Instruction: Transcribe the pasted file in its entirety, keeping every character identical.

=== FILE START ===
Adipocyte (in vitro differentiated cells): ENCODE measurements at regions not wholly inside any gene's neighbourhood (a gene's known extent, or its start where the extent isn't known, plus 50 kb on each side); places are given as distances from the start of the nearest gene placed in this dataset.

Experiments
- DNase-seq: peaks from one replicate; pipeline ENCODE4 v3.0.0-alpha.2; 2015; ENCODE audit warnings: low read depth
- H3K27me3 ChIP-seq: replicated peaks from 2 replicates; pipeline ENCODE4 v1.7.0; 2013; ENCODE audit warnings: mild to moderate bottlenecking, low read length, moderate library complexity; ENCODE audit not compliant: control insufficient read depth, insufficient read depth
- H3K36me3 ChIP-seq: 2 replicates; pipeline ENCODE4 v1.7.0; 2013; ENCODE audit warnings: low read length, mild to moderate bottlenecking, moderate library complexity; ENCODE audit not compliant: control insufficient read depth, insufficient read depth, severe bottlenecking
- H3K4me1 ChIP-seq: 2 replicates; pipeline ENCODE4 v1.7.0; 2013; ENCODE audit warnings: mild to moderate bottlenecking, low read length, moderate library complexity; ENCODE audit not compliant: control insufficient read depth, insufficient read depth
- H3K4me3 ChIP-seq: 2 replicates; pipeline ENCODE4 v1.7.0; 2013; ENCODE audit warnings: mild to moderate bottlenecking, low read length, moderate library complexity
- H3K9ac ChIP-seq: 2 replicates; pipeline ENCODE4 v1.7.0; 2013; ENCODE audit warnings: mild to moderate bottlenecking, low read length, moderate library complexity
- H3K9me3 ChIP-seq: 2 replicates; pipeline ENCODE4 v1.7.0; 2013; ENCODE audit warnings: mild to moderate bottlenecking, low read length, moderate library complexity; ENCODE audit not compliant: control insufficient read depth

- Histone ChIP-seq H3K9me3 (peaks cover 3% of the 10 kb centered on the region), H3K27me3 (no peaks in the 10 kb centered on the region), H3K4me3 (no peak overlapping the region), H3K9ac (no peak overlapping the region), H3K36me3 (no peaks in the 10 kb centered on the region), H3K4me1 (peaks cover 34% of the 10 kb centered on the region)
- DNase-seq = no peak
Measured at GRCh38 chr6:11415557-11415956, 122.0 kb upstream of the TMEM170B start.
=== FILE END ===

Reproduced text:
Adipocyte (in vitro differentiated cells): ENCODE measurements at regions not wholly inside any gene's neighbourhood (a gene's known extent, or its start where the extent isn't known, plus 50 kb on each side); places are given as distances from the start of the nearest gene placed in this dataset.

Experiments
- DNase-seq: peaks from one replicate; pipeline ENCODE4 v3.0.0-alpha.2; 2015; ENCODE audit warnings: low read depth
- H3K27me3 ChIP-seq: replicated peaks from 2 replicates; pipeline ENCODE4 v1.7.0; 2013; ENCODE audit warnings: mild to moderate bottlenecking, low read length, moderate library complexity; ENCODE audit not compliant: control insufficient read depth, insufficient read depth
- H3K36me3 ChIP-seq: 2 replicates; pipeline ENCODE4 v1.7.0; 2013; ENCODE audit warnings: low read length, mild to moderate bottlenecking, moderate library complexity; ENCODE audit not compliant: control insufficient read depth, insufficient read depth, severe bottlenecking
- H3K4me1 ChIP-seq: 2 replicates; pipeline ENCODE4 v1.7.0; 2013; ENCODE audit warnings: mild to moderate bottlenecking, low read length, moderate library complexity; ENCODE audit not compliant: control insufficient read depth, insufficient read depth
- H3K4me3 ChIP-seq: 2 replicates; pipeline ENCODE4 v1.7.0; 2013; ENCODE audit warnings: mild to moderate bottlenecking, low read length, moderate library complexity
- H3K9ac ChIP-seq: 2 replicates; pipeline ENCODE4 v1.7.0; 2013; ENCODE audit warnings: mild to moderate bottlenecking, low read length, moderate library complexity
- H3K9me3 ChIP-seq: 2 replicates; pipeline ENCODE4 v1.7.0; 2013; ENCODE audit warnings: mild to moderate bottlenecking, low read length, moderate library complexity; ENCODE audit not compliant: control insufficient read depth

- Histone ChIP-seq H3K9me3 (peaks cover 3% of the 10 kb centered on the region), H3K27me3 (no peaks in the 10 kb centered on the region), H3K4me3 (no peak overlapping the region), H3K9ac (no peak overlapping the region), H3K36me3 (no peaks in the 10 kb centered on the region), H3K4me1 (peaks cover 34% of the 10 kb centered on the region)
- DNase-seq = no peak
Measured at GRCh38 chr6:11415557-11415956, 122.0 kb upstream of the TMEM170B start.